MONCADA: I believe that we can pinpoint this current cycle of political instability to 2016. So that was the year in which Pedro Pablo Kuczynski, a right-wing politician, was elected to the presidency. But he faced a very, very overwhelming majority - opposition majority in Congress. So the largest party at the time was Fuerza Popular, which was Keiko Fujimori's party - is Keiko Fujimori's party - and she is the daughter of the former dictator Alberto Fujimori.
And so from the get-go, they were very determined to remove him from office under the belief that he had, in some ways, stolen the election from them because he won by a very small margin. And so they tried to impeach him twice and finally were able to force his resignation under corruption allegations. Congress was also very much opposed to him, and they all also decided to impeach him as well. So I think for parliamentarians in Peru to remove a sitting president who they don't like is not a difficult affair under this impeachment mechanism.
MARTIN: I also am curious about what it means regionally. I mean, Castillo was considered a leftist. I mean, he - a former teacher who's a former strike leader - and the political left is having, I would say, something of a resurgence in Latin America right now. I'm thinking about Lula's recent victory in Brazil. In Colombia, you have Gustavo Petro. Is there anything that speaks to kind of a regional moment or a moment in the regional politics, or do you think the issue here is really more specific to Peru?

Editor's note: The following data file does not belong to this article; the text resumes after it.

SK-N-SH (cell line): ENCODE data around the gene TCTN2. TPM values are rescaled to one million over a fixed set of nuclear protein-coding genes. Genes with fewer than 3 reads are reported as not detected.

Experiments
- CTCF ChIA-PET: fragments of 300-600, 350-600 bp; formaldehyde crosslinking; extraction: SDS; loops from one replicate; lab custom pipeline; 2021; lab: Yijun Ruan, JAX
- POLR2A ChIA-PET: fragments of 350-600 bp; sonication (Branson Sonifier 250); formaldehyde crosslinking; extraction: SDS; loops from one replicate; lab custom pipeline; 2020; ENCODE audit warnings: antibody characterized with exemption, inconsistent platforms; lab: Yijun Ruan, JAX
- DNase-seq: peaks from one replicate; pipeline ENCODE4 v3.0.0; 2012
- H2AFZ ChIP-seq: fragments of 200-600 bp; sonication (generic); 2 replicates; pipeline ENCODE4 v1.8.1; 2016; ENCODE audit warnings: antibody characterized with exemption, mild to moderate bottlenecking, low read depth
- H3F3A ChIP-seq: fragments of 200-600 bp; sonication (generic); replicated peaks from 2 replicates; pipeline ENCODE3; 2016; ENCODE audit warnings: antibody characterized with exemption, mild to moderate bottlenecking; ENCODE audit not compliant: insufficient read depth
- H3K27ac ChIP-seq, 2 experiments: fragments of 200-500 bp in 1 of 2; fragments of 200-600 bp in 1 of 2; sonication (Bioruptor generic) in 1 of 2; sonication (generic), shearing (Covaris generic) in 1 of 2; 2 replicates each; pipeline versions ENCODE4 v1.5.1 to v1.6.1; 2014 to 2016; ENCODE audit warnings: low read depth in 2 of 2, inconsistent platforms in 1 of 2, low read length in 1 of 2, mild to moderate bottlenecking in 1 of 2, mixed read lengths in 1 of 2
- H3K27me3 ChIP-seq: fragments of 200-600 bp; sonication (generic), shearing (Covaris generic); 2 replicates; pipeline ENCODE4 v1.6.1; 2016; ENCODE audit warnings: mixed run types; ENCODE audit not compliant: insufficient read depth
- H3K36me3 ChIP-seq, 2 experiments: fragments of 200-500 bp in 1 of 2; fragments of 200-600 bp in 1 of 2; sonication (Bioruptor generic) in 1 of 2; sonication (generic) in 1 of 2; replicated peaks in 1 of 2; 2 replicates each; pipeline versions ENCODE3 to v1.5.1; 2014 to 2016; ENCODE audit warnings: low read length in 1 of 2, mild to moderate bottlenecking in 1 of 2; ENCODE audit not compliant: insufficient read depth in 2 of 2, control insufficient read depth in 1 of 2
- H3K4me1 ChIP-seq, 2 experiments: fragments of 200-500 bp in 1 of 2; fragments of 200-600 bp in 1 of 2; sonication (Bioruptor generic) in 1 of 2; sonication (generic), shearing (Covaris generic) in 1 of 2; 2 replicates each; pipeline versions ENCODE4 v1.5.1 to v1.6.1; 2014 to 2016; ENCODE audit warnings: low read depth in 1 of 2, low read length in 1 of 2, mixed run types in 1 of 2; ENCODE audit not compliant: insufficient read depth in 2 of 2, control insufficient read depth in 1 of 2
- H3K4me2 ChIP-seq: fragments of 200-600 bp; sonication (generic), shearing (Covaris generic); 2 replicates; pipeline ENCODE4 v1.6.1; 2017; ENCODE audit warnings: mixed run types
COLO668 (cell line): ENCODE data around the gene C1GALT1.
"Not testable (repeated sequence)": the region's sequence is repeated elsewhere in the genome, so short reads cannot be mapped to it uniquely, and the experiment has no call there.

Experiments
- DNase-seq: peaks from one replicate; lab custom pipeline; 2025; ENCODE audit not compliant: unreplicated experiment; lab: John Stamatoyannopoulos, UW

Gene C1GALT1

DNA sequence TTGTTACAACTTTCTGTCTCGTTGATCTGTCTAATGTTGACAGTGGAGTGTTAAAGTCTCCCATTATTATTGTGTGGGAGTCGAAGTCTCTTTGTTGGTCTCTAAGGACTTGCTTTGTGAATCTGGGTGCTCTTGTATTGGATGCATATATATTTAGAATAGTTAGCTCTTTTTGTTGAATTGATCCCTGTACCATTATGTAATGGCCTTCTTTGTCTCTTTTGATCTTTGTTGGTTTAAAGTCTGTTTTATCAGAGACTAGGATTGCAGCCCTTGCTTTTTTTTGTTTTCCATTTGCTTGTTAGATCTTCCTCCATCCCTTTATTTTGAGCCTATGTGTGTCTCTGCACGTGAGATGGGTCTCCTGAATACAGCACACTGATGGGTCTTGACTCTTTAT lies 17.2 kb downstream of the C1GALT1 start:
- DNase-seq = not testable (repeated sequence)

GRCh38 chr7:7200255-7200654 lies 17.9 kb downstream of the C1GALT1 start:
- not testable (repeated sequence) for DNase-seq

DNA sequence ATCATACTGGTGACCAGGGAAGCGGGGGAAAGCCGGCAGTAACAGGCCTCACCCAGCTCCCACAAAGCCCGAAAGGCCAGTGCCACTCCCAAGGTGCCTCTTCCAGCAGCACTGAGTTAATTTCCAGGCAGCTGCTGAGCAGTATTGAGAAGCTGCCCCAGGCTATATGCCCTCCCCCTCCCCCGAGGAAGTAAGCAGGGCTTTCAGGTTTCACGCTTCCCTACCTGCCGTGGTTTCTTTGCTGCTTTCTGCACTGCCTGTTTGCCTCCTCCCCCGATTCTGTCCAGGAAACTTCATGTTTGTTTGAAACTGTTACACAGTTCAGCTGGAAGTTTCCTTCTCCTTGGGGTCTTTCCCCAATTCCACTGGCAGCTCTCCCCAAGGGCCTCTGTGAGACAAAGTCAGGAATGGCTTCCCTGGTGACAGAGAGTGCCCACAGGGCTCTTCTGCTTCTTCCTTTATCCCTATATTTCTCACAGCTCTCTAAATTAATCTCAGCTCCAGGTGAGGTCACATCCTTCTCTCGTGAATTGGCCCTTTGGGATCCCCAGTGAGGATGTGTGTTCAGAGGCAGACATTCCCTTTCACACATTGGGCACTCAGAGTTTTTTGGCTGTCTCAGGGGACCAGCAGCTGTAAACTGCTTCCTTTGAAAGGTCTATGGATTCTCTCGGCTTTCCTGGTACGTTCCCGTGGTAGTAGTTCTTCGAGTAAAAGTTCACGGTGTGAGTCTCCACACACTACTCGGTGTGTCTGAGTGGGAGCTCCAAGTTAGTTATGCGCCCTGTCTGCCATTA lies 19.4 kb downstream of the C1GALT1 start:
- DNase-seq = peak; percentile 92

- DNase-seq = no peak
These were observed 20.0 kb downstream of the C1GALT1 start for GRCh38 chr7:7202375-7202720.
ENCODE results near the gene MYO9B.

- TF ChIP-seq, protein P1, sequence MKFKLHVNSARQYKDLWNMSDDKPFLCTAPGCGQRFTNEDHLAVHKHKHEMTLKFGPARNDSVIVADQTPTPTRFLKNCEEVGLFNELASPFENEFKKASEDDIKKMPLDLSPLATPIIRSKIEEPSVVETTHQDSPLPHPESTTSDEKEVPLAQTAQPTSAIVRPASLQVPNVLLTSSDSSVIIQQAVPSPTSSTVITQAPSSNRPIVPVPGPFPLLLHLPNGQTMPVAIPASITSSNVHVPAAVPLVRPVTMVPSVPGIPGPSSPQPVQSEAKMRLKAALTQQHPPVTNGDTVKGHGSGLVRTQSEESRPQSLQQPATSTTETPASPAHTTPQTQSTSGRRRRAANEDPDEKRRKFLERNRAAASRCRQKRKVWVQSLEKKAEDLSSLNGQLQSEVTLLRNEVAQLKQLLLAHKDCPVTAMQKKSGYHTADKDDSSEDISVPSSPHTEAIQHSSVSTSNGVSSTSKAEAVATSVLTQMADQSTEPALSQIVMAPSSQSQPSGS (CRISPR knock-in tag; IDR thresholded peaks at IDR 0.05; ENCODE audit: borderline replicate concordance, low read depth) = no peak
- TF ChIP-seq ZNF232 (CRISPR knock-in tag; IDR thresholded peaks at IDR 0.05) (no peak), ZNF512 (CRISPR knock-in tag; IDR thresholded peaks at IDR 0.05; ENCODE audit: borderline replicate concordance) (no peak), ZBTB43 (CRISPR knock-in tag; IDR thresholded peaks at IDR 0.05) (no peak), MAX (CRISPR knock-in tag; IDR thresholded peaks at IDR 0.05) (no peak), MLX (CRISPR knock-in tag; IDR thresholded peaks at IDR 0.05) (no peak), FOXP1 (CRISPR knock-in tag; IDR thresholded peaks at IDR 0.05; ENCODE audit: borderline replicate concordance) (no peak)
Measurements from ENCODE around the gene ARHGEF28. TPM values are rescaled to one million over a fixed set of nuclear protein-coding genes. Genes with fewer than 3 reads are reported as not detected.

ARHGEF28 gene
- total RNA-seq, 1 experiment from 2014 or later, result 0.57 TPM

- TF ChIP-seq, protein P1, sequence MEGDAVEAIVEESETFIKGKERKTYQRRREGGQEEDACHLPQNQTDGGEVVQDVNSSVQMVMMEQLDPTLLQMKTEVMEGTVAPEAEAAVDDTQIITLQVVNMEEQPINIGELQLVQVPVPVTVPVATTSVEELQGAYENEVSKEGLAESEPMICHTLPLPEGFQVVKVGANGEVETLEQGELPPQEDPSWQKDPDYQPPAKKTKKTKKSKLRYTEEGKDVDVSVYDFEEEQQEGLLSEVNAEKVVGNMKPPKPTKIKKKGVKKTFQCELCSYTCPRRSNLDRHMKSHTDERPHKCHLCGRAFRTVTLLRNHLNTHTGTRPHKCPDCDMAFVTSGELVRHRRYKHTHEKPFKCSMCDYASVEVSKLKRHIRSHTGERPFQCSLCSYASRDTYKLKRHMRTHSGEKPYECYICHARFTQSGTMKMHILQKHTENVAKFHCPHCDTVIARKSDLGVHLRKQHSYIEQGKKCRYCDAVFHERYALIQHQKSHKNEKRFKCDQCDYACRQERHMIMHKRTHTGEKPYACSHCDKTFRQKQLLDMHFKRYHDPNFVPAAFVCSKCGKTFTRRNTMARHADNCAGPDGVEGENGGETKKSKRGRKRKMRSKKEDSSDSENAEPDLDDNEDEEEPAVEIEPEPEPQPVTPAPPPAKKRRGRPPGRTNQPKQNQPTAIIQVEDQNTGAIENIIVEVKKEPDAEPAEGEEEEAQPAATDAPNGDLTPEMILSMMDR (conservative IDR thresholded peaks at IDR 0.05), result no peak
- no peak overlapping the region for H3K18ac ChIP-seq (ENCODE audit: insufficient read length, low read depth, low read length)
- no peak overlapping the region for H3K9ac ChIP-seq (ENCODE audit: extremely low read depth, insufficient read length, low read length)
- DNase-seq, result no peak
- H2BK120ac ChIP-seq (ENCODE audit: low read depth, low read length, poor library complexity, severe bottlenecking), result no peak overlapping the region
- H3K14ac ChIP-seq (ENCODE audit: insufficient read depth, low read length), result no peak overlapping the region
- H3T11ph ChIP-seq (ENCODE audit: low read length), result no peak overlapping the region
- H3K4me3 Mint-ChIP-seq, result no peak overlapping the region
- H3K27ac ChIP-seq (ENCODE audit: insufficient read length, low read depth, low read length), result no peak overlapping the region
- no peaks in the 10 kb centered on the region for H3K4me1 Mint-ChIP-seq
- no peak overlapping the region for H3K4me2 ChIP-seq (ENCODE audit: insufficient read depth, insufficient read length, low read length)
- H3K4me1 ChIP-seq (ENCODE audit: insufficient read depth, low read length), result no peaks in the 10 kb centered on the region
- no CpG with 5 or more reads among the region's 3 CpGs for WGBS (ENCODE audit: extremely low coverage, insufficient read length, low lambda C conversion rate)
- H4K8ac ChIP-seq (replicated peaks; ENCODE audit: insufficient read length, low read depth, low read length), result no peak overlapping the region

MONCADA: I mean, there was definitely a sense of expectation when he assumed office precisely because he is a - was a very leftist sort of president. And that was unusual for Peru's politics. And Peru was already pretty disillusioned with the right, which had not really managed to bring a lot of prosperity to the country after about 15 years of rule. But again, the leftist wave in Latin America is not a monolith. Every president who is on the left right now is pretty different and rather unique to their own country, really. And that's the same with Peru. And the fact is that despite all that, he was - I believe is - a very corrupt president and was not precisely interested in governing and in policymaking.
MARTIN: If you don't mind my asking, how are your friends and, you know, colleagues, family members back home in Peru taking all this in? Or have people kind of come to accept this as the new normal?
MONCADA: The general feeling that I get and that I've personally felt for the past four or five years that we've been in this spiral is despair and worry and concern about the future of the country. We worry a lot that it's all going to erode to a point where we will effectively have a - an authoritarian government again.
MARTIN: That is Andrea Moncada. She's a global risk analyst and an authority on Peruvian politics. Andrea Moncada, thanks so much for joining us and sharing these insights with us.
MONCADA: Thank you.